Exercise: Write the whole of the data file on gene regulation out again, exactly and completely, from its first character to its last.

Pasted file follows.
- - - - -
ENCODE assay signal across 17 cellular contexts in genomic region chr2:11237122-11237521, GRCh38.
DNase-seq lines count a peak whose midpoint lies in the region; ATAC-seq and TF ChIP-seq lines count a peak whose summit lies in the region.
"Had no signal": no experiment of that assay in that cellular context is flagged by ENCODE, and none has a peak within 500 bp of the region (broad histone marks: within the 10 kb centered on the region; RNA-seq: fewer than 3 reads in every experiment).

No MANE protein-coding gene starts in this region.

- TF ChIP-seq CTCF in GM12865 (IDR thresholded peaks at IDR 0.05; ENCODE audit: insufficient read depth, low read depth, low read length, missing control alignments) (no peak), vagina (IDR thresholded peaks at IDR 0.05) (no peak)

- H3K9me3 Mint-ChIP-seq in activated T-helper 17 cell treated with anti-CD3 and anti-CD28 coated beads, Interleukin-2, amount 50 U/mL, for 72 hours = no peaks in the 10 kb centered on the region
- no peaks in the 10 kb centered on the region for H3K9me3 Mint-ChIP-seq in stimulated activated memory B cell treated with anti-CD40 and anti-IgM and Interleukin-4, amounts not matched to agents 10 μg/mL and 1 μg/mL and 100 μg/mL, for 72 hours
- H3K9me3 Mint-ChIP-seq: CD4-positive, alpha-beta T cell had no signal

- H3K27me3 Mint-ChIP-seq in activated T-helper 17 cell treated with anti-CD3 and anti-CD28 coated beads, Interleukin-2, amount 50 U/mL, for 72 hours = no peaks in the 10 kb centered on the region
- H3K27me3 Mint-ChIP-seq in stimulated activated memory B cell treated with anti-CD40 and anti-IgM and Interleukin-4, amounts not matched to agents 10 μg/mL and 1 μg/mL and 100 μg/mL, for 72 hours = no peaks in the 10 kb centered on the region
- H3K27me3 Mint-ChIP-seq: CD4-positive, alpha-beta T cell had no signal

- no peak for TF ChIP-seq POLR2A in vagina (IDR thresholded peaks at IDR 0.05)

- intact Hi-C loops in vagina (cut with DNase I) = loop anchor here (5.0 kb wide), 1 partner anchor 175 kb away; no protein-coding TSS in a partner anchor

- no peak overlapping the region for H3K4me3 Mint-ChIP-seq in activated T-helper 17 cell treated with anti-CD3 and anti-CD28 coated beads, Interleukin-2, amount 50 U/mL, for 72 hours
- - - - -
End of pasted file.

ENCODE assay signal across 17 cellular contexts in genomic region chr2:11237122-11237521, GRCh38.
DNase-seq lines count a peak whose midpoint lies in the region; ATAC-seq and TF ChIP-seq lines count a peak whose summit lies in the region.
"Had no signal": no experiment of that assay in that cellular context is flagged by ENCODE, and none has a peak within 500 bp of the region (broad histone marks: within the 10 kb centered on the region; RNA-seq: fewer than 3 reads in every experiment).

No MANE protein-coding gene starts in this region.

- TF ChIP-seq CTCF in GM12865 (IDR thresholded peaks at IDR 0.05; ENCODE audit: insufficient read depth, low read depth, low read length, missing control alignments) (no peak), vagina (IDR thresholded peaks at IDR 0.05) (no peak)

- H3K9me3 Mint-ChIP-seq in activated T-helper 17 cell treated with anti-CD3 and anti-CD28 coated beads, Interleukin-2, amount 50 U/mL, for 72 hours = no peaks in the 10 kb centered on the region
- no peaks in the 10 kb centered on the region for H3K9me3 Mint-ChIP-seq in stimulated activated memory B cell treated with anti-CD40 and anti-IgM and Interleukin-4, amounts not matched to agents 10 μg/mL and 1 μg/mL and 100 μg/mL, for 72 hours
- H3K9me3 Mint-ChIP-seq: CD4-positive, alpha-beta T cell had no signal

- H3K27me3 Mint-ChIP-seq in activated T-helper 17 cell treated with anti-CD3 and anti-CD28 coated beads, Interleukin-2, amount 50 U/mL, for 72 hours = no peaks in the 10 kb centered on the region
- H3K27me3 Mint-ChIP-seq in stimulated activated memory B cell treated with anti-CD40 and anti-IgM and Interleukin-4, amounts not matched to agents 10 μg/mL and 1 μg/mL and 100 μg/mL, for 72 hours = no peaks in the 10 kb centered on the region
- H3K27me3 Mint-ChIP-seq: CD4-positive, alpha-beta T cell had no signal

- no peak for TF ChIP-seq POLR2A in vagina (IDR thresholded peaks at IDR 0.05)

- intact Hi-C loops in vagina (cut with DNase I) = loop anchor here (5.0 kb wide), 1 partner anchor 175 kb away; no protein-coding TSS in a partner anchor

- no peak overlapping the region for H3K4me3 Mint-ChIP-seq in activated T-helper 17 cell treated with anti-CD3 and anti-CD28 coated beads, Interleukin-2, amount 50 U/mL, for 72 hours